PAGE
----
The race is completely open, as political scientist Peter Lynch says. Surveys recently showed a slight majority for the supporters of the Union after the proponents of a breakaway had been in front for months. The consequences of Brexit were not as bad as many feared, says Lynch. In addition, Great Britain has gained reputation for the success of the corona vaccination campaign. On the other hand, Lynch points to the great popularity of Prime Minister Sturgeon, who steered her country through the pandemic with clear leadership.
In direct comparison with Boris Johnson, Sturgeon would probably land a landslide victory. The SNP has already used Johnson’s likeness to advertise in the past. So it suits the conservatives that the prime minister is not involved in the election campaign in the north. “I think we weren’t too disappointed that he didn’t come,” says Fraser with a smile. But in the end he knows that in a debate like the one about independence, emotions count in the end – and that’s what the SNP relies on.
For a referendum, London has to play along
In Edinburgh, Angus Robertson stands in front of a supermarket distributing leaflets. In the important constituency of Edinburgh Central, the ex-journalist, who has a German mother, wants to take away the conservatives’ seats. “I am the pro-European, the international candidate, and my counterpart from the Tories is for Boris Johnson and the whole Brexit catastrophe,” he says in an interview with the dpa. It is time for the Scots to go their own way, because the British government does not care about the northern part of the country. “We are ruled by the Tories in London, who have not won a single election in this country, in Scotland, since 1955.”
The central problem, however: London has to play along for a new referendum. No referendum is possible without Johnson’s approval. And the prime minister has made it clear that he will not agree. The vote of 2014, when a narrow majority voted to remain in the kingdom, was a generational decision. The SNP does not want to accept that. She emphasizes that the starting point has changed with Brexit.
The argument: the British government acts hostile to democracy if the will of the people of Scotland is ignored. “Then London has a huge problem because what has been an independence challenge so far becomes a democratic challenge,” Robertson stressed. And he sees the circumstances on the side of the SNP. Because many foreigners living in Scotland are also allowed to vote.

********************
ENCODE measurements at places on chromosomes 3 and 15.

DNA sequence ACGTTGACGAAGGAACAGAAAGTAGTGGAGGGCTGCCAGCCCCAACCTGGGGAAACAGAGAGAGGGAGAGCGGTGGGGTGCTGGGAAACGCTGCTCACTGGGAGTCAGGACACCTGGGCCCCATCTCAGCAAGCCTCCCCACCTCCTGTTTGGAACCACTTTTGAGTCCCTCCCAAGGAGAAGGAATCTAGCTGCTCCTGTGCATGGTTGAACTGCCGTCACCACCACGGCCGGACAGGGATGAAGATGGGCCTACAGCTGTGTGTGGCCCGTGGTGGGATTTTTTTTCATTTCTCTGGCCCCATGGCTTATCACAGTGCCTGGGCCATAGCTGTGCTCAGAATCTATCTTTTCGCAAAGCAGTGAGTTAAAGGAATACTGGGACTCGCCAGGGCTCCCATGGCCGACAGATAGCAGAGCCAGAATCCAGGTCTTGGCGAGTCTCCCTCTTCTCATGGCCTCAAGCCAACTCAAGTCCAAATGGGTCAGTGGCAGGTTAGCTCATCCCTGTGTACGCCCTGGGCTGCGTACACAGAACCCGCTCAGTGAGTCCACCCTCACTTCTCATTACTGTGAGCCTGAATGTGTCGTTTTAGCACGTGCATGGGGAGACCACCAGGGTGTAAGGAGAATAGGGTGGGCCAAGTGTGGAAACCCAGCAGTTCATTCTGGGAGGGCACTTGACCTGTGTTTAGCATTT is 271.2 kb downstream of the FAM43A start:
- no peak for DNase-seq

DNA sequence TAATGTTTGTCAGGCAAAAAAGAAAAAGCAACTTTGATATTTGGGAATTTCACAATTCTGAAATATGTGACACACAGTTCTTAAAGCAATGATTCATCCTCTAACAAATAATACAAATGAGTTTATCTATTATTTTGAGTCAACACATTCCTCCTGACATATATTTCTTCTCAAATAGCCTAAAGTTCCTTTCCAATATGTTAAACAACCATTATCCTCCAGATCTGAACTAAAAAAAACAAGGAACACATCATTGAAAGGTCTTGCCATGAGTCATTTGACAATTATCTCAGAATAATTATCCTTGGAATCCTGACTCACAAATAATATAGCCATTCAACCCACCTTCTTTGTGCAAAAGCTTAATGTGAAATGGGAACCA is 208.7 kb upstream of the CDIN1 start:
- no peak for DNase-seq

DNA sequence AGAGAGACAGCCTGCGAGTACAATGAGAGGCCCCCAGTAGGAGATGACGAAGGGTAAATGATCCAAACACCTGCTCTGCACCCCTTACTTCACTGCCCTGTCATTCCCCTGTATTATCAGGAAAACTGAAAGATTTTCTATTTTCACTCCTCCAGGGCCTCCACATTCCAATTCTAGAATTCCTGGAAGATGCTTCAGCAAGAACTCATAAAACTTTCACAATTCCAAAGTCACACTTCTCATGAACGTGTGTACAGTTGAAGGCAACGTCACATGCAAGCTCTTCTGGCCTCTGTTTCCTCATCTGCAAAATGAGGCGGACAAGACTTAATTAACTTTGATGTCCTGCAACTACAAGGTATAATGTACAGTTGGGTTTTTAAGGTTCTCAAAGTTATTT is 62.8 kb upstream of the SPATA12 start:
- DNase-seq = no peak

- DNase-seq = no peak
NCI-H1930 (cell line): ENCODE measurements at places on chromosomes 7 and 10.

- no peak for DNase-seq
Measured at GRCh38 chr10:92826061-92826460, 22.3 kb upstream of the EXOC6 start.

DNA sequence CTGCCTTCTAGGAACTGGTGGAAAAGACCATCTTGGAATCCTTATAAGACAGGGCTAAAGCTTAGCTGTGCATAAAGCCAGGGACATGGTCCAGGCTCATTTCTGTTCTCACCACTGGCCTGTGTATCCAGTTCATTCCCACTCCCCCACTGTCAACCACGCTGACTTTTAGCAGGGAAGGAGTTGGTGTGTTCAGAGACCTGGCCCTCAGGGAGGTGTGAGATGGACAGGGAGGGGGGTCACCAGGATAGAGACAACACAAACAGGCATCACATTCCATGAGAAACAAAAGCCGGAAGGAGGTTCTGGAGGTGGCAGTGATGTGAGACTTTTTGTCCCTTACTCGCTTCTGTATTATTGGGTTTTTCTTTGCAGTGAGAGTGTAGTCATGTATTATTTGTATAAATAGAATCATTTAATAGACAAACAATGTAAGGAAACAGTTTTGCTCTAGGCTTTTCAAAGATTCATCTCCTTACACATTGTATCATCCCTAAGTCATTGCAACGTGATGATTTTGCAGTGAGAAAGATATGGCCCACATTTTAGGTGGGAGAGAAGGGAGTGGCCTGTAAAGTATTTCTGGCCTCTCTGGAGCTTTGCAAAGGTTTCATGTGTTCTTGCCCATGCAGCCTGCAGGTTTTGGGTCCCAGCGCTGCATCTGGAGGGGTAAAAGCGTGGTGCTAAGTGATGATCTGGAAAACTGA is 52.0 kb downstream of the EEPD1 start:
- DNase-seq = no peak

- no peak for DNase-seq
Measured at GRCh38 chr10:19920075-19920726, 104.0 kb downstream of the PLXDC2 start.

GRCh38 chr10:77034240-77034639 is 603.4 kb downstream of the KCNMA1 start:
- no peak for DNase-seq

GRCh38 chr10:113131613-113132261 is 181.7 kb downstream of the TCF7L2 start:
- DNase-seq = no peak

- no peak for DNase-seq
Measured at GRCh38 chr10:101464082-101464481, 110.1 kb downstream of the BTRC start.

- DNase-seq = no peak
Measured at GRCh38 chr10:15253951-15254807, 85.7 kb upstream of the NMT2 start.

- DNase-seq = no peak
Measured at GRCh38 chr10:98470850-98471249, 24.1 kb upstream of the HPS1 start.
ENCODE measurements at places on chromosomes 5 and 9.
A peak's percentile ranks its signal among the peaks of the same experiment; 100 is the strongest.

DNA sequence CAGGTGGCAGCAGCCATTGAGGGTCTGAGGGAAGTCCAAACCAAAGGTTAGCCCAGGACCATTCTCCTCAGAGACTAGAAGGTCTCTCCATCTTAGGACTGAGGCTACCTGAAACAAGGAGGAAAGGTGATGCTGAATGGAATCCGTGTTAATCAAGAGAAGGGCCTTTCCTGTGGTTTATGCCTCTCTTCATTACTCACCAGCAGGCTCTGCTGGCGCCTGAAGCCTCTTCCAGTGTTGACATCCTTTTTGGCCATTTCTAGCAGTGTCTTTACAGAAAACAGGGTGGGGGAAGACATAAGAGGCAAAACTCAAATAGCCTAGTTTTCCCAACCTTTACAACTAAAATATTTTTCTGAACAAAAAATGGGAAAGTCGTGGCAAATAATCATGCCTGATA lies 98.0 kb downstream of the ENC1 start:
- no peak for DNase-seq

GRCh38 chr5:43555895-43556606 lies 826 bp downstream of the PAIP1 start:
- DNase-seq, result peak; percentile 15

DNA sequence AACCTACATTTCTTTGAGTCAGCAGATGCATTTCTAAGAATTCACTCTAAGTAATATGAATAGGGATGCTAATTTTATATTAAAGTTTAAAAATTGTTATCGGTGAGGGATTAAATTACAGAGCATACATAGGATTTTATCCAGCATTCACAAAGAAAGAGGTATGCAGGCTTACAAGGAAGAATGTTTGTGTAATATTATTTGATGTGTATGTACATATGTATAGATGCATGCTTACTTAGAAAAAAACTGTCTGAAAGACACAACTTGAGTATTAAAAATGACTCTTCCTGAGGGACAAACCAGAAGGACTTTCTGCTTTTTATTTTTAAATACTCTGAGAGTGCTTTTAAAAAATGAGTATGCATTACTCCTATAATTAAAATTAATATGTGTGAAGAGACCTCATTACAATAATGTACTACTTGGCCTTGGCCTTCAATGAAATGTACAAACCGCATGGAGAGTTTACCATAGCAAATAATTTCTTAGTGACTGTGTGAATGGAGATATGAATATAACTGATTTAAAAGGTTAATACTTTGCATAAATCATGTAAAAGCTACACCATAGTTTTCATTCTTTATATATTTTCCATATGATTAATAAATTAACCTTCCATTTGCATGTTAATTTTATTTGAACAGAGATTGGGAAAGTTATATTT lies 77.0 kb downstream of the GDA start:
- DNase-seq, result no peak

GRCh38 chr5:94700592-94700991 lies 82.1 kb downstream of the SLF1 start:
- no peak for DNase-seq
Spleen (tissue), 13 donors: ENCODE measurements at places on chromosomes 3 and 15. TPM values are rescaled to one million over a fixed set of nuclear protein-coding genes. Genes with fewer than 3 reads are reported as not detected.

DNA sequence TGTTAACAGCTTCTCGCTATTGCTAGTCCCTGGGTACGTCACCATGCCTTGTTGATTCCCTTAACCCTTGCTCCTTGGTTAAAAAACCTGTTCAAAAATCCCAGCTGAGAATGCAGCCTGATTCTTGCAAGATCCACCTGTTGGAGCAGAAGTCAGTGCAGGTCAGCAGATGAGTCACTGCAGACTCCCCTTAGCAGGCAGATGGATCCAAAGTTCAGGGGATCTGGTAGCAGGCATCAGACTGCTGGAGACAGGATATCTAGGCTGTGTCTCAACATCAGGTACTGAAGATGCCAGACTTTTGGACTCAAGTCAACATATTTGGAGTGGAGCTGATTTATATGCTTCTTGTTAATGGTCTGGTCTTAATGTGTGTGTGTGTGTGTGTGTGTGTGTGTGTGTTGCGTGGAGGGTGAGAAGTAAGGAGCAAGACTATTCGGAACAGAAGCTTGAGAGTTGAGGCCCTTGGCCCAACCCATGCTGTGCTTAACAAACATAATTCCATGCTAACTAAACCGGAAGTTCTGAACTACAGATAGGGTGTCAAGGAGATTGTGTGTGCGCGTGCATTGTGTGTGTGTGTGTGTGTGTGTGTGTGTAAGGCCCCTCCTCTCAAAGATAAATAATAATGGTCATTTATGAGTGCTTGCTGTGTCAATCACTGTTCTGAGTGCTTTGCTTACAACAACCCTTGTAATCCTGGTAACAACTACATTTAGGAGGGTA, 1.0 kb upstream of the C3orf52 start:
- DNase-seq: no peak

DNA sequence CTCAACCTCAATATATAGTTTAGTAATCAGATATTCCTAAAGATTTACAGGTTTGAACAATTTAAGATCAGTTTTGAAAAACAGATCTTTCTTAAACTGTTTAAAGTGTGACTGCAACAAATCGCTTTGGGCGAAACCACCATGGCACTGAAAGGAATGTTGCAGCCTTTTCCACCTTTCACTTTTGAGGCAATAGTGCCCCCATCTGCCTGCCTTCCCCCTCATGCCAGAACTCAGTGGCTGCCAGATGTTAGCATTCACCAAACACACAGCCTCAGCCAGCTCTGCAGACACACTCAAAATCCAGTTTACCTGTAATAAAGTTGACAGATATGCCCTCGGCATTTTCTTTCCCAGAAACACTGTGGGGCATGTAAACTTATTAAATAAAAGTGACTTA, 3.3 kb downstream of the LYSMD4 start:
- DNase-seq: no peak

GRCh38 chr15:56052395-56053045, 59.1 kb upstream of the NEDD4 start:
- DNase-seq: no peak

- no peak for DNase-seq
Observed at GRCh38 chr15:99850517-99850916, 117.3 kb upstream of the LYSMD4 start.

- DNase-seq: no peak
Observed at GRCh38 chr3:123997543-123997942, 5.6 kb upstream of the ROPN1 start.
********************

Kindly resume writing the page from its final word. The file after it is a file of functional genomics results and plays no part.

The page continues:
Like Tanja Bueltmann. The German historian, meanwhile also a British citizen, is a staunch supporter of independence and a member of the SNP. Scotland is a completely different country, says Bueltmann. Social, environmentally conscious, sustainable, in many respects the opposite of a narrow-minded, nationalistic and sometimes anachronistic England under conservative leadership.
Angus Robertson: Almost three quarters of the young Scots are in favor of separating from London, while older people want to keep the Union. (Source: Russell Cheyne / Reuters)
Does time solve the problem?
“Participation in society is open to everyone who is at home here, regardless of where they come from,” says Bueltmann. They are not afraid of possible economic difficulties. “The ideal is more important than the practical problems,” she says. Otherwise, Scotland would have to permanently pursue a policy that it does not want. Bueltmann cites the Brexit referendum in 2014 as an example. At that time, almost two thirds of the people in Scotland voted to stay. 314 years after the unification of England and Scotland there is no longer a real union.
For people like Tanja Bueltmann or Angus Robertson it is clear that independence will come sooner or later. Demographics alone speak for this. Almost three quarters of the young Scots are in favor of separating from London, while older people want to keep the Union. “We’ll win,” says Robertson. Then he goes down the street handing out leaflets.